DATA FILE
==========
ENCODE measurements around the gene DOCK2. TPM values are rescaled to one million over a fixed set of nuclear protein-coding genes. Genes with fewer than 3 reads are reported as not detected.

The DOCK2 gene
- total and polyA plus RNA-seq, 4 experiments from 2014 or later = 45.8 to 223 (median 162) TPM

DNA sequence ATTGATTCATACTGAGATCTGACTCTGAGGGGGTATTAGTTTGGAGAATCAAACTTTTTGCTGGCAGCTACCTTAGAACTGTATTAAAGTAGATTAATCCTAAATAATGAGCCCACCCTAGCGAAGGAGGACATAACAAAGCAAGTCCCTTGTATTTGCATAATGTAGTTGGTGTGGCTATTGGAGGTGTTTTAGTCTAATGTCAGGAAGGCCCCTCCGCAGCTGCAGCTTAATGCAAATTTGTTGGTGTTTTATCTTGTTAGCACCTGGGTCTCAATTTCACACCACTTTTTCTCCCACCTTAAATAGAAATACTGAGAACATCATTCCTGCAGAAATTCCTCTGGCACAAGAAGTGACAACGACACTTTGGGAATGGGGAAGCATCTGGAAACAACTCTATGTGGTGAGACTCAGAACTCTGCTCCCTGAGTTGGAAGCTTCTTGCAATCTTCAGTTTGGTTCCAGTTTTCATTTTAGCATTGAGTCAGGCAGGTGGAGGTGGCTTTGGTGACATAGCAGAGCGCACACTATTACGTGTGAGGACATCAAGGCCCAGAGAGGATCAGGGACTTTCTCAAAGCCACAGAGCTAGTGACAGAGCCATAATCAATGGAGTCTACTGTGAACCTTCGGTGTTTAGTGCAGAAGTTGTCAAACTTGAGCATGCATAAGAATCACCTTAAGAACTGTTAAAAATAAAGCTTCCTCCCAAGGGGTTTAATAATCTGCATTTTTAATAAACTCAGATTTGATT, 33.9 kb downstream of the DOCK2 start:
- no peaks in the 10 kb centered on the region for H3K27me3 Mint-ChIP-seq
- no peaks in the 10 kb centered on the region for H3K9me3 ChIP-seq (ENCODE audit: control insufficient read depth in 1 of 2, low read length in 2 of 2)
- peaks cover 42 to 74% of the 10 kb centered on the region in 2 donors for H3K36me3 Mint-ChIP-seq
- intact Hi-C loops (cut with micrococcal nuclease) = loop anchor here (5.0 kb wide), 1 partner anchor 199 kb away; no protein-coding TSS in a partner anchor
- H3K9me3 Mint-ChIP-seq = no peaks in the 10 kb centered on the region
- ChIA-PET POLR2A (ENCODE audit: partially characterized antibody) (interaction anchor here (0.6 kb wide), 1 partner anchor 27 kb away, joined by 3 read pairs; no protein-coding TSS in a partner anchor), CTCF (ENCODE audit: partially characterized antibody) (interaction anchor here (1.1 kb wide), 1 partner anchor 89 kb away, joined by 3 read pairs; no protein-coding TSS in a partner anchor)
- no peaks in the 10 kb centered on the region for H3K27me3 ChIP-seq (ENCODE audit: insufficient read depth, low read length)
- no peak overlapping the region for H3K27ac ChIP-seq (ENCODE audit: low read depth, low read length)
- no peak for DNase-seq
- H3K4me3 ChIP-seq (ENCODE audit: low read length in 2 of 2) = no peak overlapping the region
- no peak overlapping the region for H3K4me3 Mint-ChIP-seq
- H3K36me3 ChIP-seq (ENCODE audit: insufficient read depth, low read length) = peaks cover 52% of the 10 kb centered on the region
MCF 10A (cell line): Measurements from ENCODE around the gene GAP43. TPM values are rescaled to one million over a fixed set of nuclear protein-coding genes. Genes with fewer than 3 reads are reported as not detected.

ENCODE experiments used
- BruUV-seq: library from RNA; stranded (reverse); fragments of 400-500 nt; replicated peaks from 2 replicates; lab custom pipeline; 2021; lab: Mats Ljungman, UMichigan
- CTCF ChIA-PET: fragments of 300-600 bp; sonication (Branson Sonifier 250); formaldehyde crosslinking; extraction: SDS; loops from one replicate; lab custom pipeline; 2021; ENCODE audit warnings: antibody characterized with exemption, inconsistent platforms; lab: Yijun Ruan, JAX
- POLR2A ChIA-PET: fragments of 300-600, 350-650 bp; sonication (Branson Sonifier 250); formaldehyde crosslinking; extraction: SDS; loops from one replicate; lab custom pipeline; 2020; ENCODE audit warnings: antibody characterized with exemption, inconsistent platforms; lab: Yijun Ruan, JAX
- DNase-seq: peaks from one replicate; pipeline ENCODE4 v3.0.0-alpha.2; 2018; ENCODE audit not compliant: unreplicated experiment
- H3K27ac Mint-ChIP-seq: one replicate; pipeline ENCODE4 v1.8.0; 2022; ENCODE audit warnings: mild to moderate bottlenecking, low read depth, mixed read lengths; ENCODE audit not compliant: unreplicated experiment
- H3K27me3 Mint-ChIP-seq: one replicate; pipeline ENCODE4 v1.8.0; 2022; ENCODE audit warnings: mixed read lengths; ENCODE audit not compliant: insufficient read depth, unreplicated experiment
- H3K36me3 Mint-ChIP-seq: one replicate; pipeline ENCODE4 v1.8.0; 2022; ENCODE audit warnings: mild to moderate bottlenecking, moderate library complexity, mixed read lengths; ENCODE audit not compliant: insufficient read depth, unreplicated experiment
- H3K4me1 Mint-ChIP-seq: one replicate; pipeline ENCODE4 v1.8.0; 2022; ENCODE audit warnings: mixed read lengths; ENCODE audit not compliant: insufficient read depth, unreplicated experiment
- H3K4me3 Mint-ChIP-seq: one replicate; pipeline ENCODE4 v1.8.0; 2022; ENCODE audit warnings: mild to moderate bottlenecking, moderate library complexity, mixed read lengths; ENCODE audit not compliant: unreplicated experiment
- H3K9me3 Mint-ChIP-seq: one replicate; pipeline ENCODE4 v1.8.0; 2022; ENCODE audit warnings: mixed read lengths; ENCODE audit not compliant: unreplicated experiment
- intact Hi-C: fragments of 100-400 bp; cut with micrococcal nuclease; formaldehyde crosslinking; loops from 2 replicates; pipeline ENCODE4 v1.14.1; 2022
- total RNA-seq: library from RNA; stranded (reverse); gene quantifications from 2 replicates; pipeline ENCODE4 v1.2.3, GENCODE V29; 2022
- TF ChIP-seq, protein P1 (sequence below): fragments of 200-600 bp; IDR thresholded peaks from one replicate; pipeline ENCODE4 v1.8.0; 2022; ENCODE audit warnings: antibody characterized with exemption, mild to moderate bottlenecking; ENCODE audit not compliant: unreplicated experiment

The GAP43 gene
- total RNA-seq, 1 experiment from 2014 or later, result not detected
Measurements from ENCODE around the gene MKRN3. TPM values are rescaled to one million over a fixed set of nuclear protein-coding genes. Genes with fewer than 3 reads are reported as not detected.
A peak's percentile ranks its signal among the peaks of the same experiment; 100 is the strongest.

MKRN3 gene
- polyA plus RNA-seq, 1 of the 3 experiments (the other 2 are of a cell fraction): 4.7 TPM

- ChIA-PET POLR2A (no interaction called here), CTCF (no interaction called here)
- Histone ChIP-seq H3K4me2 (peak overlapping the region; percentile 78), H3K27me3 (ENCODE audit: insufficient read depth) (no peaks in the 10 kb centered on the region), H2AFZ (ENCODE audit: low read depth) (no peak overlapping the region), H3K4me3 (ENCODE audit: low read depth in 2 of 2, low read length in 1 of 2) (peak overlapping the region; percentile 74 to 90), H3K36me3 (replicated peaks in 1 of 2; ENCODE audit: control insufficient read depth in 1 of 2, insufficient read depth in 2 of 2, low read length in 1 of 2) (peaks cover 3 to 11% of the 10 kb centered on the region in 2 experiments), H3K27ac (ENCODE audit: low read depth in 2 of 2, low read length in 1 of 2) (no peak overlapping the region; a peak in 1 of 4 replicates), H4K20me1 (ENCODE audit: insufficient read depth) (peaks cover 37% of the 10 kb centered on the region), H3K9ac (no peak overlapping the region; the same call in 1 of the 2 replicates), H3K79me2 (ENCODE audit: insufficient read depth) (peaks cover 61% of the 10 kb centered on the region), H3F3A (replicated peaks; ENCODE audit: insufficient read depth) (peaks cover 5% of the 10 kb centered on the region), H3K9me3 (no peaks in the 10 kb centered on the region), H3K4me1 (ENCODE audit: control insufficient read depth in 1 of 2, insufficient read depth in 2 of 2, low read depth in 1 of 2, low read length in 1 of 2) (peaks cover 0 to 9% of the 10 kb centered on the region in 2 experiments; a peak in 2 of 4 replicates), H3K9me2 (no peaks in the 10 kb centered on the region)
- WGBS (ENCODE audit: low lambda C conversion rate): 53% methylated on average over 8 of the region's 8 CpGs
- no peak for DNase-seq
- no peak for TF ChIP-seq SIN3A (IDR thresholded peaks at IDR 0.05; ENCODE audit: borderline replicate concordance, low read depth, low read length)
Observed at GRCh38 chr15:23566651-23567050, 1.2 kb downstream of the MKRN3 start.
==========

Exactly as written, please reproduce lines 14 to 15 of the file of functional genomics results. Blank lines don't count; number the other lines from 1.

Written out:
- H3K4me3 ChIP-seq (ENCODE audit: low read length in 2 of 2) = no peak overlapping the region
- no peak overlapping the region for H3K4me3 Mint-ChIP-seq